Autism Speaks 5K Is this Saturday

Autism Speaks 5K Is this Saturday

Local family participating in son’s honor.

From left, Emily, Ed, Meghan, Anne and Owen Nuttall.

From left, Emily, Ed, Meghan, Anne and Owen Nuttall. Photo Courtesy of Ed Nuttall


Owen Nuttall working at Ciao Osteria.

Owen Nuttall loves music, working at a local restaurant and making people laugh. The 20-year-old Centreville resident also has autism; and this weekend, he and his family and many others will participate in the Autism Speaks 5K Run/Walk.

It’s this Saturday, Aug. 17, at 9 a.m., outside the Fairfax County Government Center, 12000 Government Center Parkway in Fairfax. And since autism impacts 1 in 59 children in the U.S., this family-friendly event aims to increase understanding and acceptance of the autism community.

It’s the inaugural Autism Speaks 5K in Fairfax, and Owen will be doing it with his family and friends on a 50-member team called Owen’s Turn. “Those were the first two words he spoke,” said his dad, Ed Nuttall, an attorney in Fairfax City. “It was while playing a game when he was 6. We’ve been doing this race in Potomac, Md., for 15 years, so when the organization asked if I’d help put one on in Fairfax, I said yes.”

THE NUTTALL FAMILY, of Sequoia Farms, also includes Owen’s mom, Anne, the race co-chair, plus sisters Emily, 22 – who lives in Boston, but is coming home for the event as a surprise for her brother – and Meghan, 16, who has severe epilepsy and is Owen’s best friend. Meghan is in Paul VI High’s Options Program, and many Paul VI teachers and students will participate in the 5K, too.

The race also raises money for Autism Speaks, a national nonprofit which advocates for individuals with autism and supports them and their families. In addition, it does state, local and federal lobbying for adults and youth with autism.

“Most recently, it got legislation passed in Virginia giving health insurance to people of any age with autism,” said Nuttall. “And that’s also thanks to the Virginia Autism Project, another lobbying group that refers people for services.”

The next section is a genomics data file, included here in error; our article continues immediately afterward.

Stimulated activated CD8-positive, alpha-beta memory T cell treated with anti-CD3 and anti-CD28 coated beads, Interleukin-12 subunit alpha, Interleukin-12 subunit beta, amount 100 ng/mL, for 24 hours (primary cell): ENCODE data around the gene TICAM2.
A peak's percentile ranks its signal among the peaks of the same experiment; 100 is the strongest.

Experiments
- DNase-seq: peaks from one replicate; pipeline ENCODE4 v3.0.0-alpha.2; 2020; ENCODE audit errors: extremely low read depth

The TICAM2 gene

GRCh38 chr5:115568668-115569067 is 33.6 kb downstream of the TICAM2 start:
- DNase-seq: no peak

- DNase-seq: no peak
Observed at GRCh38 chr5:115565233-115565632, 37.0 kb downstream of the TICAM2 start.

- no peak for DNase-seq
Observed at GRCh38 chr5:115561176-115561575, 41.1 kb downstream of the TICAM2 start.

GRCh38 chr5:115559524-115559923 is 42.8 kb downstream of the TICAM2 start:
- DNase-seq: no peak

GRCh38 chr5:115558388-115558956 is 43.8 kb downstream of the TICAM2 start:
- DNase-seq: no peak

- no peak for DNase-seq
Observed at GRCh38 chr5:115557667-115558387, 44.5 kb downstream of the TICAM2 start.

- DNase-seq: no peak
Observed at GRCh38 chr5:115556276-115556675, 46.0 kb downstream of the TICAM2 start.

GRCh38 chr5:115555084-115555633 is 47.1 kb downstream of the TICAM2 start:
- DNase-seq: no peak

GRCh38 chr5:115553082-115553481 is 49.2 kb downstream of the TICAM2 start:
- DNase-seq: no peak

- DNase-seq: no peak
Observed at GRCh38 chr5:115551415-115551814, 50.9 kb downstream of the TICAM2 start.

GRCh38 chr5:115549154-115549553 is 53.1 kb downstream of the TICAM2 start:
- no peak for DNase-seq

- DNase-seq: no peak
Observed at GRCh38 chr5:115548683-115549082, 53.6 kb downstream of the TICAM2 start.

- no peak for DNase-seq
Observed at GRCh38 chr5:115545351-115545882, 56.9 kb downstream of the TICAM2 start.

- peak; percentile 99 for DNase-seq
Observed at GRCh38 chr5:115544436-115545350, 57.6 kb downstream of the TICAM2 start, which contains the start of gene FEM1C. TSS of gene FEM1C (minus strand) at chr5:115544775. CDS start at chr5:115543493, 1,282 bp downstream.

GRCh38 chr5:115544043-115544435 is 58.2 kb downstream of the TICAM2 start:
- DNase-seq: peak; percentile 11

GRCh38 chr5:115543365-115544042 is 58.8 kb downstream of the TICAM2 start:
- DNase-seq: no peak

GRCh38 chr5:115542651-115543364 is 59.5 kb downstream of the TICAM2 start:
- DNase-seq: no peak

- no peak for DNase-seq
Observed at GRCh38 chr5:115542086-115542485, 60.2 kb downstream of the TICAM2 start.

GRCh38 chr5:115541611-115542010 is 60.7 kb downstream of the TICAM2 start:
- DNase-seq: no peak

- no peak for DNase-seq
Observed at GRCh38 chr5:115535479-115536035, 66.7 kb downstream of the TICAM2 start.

Some 85 percent of the race proceeds will go toward research or local grants for people with autism, and Nuttall hopes it’ll raise $50,000. People may participate individually, form their own teams or join existing ones. Entry fees are adults, $40, through Aug. 15, and $45 on race day; and $20 at all times for children 14 and under.

Registration at

is available until Aug. 15 at 5 p.m. People may also register on race day (get there by 8:30 a.m.). Packet pick-up is Aug. 17 at 7:30 a.m. Those unable to participate, but wishing to contribute to the cause, may donate at the Website, either individually or to any team.

The course is a 3.1-mile loop around the Government Center. Awards go to the top five overall male and female finishers, top male and female finishers age 40 and older, and top three male and female finishers in various age groups. All participants receive commemorative T-shirts and medals. For safety reasons, wheelchairs, strollers, baby joggers, skates, pets and headphones aren’t permitted.

As for Owen, his dad says he needs ’round-the-clock help with the activities of daily living. “He’s largely nonverbal, but he understands everything you say,” said Nuttall. “His goal is to help people.”

He’s a 2018 Westfield High grad and currently attends The Davis Center for training in career and employment skills. He also works as a busboy, a couple days a week, a few hours a day, at Ciao Osteria, an award-winning Italian restaurant in Centreville.

“He’s been there a year and loves it,” said Nuttall. “Everyone treats him really well, and it gives him a sense of purpose and camaraderie. Owen loves to eat French fries, and after his shift, Chef Anthony makes fries especially for him.”

OWEN also loves music, ranging from opera to The Wiggles. He enjoys running and likes memorizing lines from movies, TV and songs. And, said his dad, “He loves dressing up in a bowtie, shirt, slacks and dress shoes – all the time, every day.”

Owen also likes participating in the Autism Speaks 5K, and Nuttall hopes this year’s event will get a great turnout. “The run brings everybody in the community together,” he said. “And it’s a time when Owen can go to something with others like him and be accepted by everybody, without question.”

Major sponsors are Carroll & Nuttall, P.C.; Greenspun Shapiro; Virginia Autism Project, Freedom Bail Bonds and Wegmans. To learn more about autism, go to